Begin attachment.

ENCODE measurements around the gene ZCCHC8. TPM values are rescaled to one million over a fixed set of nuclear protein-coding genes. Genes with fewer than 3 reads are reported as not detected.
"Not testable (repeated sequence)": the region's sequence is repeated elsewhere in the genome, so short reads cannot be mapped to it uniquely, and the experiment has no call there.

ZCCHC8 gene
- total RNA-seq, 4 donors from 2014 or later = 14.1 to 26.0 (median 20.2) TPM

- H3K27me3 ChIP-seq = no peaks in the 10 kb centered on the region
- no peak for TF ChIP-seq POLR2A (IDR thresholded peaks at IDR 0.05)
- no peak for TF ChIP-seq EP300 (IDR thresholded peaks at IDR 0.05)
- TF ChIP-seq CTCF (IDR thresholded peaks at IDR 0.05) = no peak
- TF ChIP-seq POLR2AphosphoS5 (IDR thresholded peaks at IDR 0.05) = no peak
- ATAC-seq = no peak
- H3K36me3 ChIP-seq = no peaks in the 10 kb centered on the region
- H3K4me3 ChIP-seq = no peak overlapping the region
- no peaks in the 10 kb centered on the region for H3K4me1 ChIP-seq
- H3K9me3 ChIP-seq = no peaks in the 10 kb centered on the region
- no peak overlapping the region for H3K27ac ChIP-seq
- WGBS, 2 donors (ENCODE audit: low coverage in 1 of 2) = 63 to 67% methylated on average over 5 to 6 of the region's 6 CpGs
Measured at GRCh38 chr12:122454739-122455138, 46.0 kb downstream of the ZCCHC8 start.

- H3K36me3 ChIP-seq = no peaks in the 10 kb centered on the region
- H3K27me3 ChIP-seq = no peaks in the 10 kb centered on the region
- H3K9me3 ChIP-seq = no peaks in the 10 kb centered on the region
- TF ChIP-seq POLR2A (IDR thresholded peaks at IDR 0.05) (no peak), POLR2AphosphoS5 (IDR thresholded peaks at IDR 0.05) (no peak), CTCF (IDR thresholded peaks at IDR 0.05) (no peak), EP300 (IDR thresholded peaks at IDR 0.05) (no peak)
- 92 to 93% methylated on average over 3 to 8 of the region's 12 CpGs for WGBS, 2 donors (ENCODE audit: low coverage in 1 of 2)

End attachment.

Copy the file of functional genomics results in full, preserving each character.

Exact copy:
ENCODE measurements around the gene ZCCHC8. TPM values are rescaled to one million over a fixed set of nuclear protein-coding genes. Genes with fewer than 3 reads are reported as not detected.
"Not testable (repeated sequence)": the region's sequence is repeated elsewhere in the genome, so short reads cannot be mapped to it uniquely, and the experiment has no call there.

ZCCHC8 gene
- total RNA-seq, 4 donors from 2014 or later = 14.1 to 26.0 (median 20.2) TPM

- H3K27me3 ChIP-seq = no peaks in the 10 kb centered on the region
- no peak for TF ChIP-seq POLR2A (IDR thresholded peaks at IDR 0.05)
- no peak for TF ChIP-seq EP300 (IDR thresholded peaks at IDR 0.05)
- TF ChIP-seq CTCF (IDR thresholded peaks at IDR 0.05) = no peak
- TF ChIP-seq POLR2AphosphoS5 (IDR thresholded peaks at IDR 0.05) = no peak
- ATAC-seq = no peak
- H3K36me3 ChIP-seq = no peaks in the 10 kb centered on the region
- H3K4me3 ChIP-seq = no peak overlapping the region
- no peaks in the 10 kb centered on the region for H3K4me1 ChIP-seq
- H3K9me3 ChIP-seq = no peaks in the 10 kb centered on the region
- no peak overlapping the region for H3K27ac ChIP-seq
- WGBS, 2 donors (ENCODE audit: low coverage in 1 of 2) = 63 to 67% methylated on average over 5 to 6 of the region's 6 CpGs
Measured at GRCh38 chr12:122454739-122455138, 46.0 kb downstream of the ZCCHC8 start.

- H3K36me3 ChIP-seq = no peaks in the 10 kb centered on the region
- H3K27me3 ChIP-seq = no peaks in the 10 kb centered on the region
- H3K9me3 ChIP-seq = no peaks in the 10 kb centered on the region
- TF ChIP-seq POLR2A (IDR thresholded peaks at IDR 0.05) (no peak), POLR2AphosphoS5 (IDR thresholded peaks at IDR 0.05) (no peak), CTCF (IDR thresholded peaks at IDR 0.05) (no peak), EP300 (IDR thresholded peaks at IDR 0.05) (no peak)
- 92 to 93% methylated on average over 3 to 8 of the region's 12 CpGs for WGBS, 2 donors (ENCODE audit: low coverage in 1 of 2)